The Blues dominated both legs against the Spanish champions and now they could end their season with two trophies; the other being the FA Cup, where they take on Leicester in next week’s final.
Chelsea had defeated Man City in a FA Cup semi last month, and then yesterday, in a Premier League matchup, they prevailed over City again, 2-1, preventing City from clinching the league title.
So it’s going to be a fascinating Champions League final. And Chelsea sure looks brilliant for replacing legendary Frank Lampard at head coach with Thomas Tuchel back in January. They are also getting terrific play from American Christian Pulisic.
Back to the PL…in other games this weekend, Tottenham is officially buried, 3-1 losers to Leeds, Liverpool defeated Southampton 2-0, Everton dealt West Ham’s Champions League hopes a potentially deadly blow in winning 1-0, and Man U, with its 3-1 win over Aston Villa, kept City from clinching, while clinching a CL spot for itself.
Standings…Points / Played (34/35 of 38)
1. Man City…35 – 80
2. Man U…34 – 70
3. Chelsea…35 – 64
4. Leicester…35 – 63 …Champions League line
5. West Ham…35 – 58
6. Liverpool…34 – 57
7. Tottenham…35 – 56
8. Everton…34 – 55
Fulham, West Brom and Sheffield are going to be relegated.
We know that Norwich and Watford are moving up from the Championship League, with a third team to be determined through a playoff.
--In a statement welcoming back nine of the Super League’s dozen founding clubs, released on Friday, European soccer’s governing body, UEFA, said the teams “acknowledge and accept that the Super League project was a mistake and apologize to fans, national associations, national leagues, fellow European clubs and UEFA” for taking part in it. It also said the nine teams had pledged never to try a similar breakaway again.
The humbling recommitment by the teams – Arsenal, Chelsea, Tottenham, Liverpool, Manchester United and Manchester City; Inter and A.C. Milan; and Atletico Madrid – came with a cost. The nine clubs agreed to donate a total of 15 million euros (about $2 million per team) for a UEFA youth charity; surrender five percent of the revenue they would have received from Continental competitions this season; and pay a fine of 100 million euros (about $121 million) if they ever again join an unauthorized competition.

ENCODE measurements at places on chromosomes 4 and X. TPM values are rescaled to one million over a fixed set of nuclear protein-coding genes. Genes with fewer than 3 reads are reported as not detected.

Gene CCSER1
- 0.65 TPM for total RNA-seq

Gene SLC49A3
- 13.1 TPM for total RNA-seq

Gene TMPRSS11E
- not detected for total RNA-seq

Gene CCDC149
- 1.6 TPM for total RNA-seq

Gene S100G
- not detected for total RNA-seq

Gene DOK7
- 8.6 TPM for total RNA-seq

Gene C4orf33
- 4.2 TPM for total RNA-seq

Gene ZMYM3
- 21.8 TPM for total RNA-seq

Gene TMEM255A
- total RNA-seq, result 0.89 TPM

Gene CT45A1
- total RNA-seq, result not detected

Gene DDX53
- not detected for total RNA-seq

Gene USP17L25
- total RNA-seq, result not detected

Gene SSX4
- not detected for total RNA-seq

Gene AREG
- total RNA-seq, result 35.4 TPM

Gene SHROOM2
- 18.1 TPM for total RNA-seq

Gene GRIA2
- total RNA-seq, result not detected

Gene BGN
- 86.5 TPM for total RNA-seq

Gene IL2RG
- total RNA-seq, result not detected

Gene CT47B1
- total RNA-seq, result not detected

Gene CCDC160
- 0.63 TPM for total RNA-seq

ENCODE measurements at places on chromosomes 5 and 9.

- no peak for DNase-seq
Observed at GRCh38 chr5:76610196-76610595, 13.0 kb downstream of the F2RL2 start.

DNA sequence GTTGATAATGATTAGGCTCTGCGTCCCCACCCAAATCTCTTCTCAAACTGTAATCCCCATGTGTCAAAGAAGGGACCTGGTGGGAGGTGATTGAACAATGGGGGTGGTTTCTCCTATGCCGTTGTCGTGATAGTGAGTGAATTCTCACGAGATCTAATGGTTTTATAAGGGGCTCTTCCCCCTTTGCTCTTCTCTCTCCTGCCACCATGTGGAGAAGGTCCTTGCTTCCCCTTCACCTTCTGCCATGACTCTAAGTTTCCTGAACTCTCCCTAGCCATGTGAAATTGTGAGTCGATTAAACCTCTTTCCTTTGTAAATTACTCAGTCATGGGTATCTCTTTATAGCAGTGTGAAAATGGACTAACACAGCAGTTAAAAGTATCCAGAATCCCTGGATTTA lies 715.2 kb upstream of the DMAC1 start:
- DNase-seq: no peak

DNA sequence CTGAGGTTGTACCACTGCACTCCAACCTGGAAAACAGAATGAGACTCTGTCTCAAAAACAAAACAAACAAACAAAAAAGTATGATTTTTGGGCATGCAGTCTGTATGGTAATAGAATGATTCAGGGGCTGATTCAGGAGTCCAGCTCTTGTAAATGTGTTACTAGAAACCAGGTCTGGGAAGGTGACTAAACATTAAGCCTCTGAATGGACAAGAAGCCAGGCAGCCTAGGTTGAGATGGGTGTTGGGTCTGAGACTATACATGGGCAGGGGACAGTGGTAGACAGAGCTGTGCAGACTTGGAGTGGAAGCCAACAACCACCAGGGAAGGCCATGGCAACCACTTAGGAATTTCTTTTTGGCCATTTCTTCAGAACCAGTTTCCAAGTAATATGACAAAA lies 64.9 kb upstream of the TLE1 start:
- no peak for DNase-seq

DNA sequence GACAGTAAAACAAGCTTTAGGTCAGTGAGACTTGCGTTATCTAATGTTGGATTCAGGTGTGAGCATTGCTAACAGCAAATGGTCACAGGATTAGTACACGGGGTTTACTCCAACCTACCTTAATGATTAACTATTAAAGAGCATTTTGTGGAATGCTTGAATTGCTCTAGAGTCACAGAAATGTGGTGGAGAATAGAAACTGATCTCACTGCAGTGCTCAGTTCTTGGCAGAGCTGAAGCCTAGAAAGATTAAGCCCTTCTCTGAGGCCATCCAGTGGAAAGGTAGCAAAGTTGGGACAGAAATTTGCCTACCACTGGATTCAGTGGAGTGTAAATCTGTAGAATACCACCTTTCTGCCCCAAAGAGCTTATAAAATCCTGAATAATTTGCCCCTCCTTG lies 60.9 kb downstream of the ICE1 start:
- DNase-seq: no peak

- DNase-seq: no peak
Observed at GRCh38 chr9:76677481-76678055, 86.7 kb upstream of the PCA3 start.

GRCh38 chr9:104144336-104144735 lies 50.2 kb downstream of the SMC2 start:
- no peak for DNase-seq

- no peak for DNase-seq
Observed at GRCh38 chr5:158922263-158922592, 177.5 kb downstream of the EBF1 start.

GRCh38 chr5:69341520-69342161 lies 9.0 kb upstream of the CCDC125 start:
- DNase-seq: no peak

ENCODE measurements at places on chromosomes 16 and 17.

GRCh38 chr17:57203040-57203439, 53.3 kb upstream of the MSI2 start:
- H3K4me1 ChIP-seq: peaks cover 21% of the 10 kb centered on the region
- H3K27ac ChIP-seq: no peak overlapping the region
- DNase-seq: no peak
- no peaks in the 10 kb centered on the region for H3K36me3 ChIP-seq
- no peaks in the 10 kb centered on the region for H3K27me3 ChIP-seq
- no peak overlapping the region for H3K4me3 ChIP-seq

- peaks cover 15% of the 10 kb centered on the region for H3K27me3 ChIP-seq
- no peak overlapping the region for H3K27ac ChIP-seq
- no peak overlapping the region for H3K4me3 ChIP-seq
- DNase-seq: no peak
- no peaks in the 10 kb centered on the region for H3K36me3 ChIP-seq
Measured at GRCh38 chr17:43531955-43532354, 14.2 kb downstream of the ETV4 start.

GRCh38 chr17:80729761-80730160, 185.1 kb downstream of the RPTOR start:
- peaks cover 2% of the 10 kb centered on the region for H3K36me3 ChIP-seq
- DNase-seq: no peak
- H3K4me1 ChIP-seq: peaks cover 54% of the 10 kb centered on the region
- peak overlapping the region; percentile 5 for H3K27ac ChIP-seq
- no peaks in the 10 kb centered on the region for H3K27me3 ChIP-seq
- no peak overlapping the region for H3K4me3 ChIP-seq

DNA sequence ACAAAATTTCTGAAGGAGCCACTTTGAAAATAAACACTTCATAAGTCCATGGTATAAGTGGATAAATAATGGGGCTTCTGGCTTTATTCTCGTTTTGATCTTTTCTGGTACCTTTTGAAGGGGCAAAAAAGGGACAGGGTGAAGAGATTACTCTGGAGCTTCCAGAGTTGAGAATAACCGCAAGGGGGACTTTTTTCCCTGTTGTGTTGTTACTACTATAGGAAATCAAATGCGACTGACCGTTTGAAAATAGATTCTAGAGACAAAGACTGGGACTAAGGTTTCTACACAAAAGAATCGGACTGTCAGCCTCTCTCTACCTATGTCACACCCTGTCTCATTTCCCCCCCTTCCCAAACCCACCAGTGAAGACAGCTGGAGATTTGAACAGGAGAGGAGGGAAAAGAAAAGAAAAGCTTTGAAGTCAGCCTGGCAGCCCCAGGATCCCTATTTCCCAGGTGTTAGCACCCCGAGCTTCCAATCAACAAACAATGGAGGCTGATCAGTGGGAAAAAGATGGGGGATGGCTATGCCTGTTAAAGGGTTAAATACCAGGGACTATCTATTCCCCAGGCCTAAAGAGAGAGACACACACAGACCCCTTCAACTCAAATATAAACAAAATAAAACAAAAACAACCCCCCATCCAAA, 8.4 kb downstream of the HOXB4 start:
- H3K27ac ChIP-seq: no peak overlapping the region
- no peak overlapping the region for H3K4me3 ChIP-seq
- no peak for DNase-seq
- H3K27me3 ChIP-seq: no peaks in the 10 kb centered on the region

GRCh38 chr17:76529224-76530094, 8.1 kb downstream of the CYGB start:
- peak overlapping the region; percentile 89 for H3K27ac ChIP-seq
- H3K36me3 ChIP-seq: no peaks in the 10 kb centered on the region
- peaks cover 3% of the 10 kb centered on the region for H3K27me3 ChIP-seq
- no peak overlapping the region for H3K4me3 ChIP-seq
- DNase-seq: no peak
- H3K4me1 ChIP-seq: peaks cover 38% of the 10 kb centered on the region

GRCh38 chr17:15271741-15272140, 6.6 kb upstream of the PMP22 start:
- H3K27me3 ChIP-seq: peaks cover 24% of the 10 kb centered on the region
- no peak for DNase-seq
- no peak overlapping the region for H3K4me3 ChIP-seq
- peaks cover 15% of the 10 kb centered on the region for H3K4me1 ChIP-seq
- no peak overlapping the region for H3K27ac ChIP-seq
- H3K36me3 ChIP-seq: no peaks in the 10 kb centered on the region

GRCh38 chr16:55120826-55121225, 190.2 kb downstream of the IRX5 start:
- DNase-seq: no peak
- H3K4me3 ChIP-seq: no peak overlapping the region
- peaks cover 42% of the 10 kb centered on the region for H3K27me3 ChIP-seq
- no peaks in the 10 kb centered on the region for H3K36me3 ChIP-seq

Meanwhile, the holdouts – Real Madrid, Juventus and Barcelona – say they are refusing to let the Super League die, and that they would pursue legal action and financial penalties against their former partners, and press a broader argument over UEFA’s influence over club soccer in the European court system. [Tariq Panja / New York Times]
NCAA Men’s Soccer Championship
We are down to the Elite Eight in the Cary, North Carolina bubble for the NCAA championship and I watched the last 30 minutes or so of 5-seed Wake Forest’s win Thursday over Kentucky, 2-1, to advance. Phenomenal defense on the back line, controlling literally every single header, something I have never seen, pro or college. No seniors on the team either.
So Wake takes on North Carolina, who took out 4 Stanford, in one of the four quarterfinals Monday.
Marshall, after upsetting top-seed Clemson on penalty kicks, is playing 8 Georgetown.
3 Indiana takes on 6 Seton Hall.
And 2 Pitt goes up against 7 Washington.
The semifinals and finals are next Friday and Sunday.
--Heading into the final round of the Wells Fargo Championship in Charlotte, one of the 3 or 4 best non-majors of the year, we had this….
Keith Mitchell -9
Rory McIlroy -7
Gary Woodland -7
Luke List -6
Rory’s last win was a WGC event in October 2019, while Keith Mitchell has just one lone win. Woodland has been in the wilderness since his 2019 U.S. Open triumph.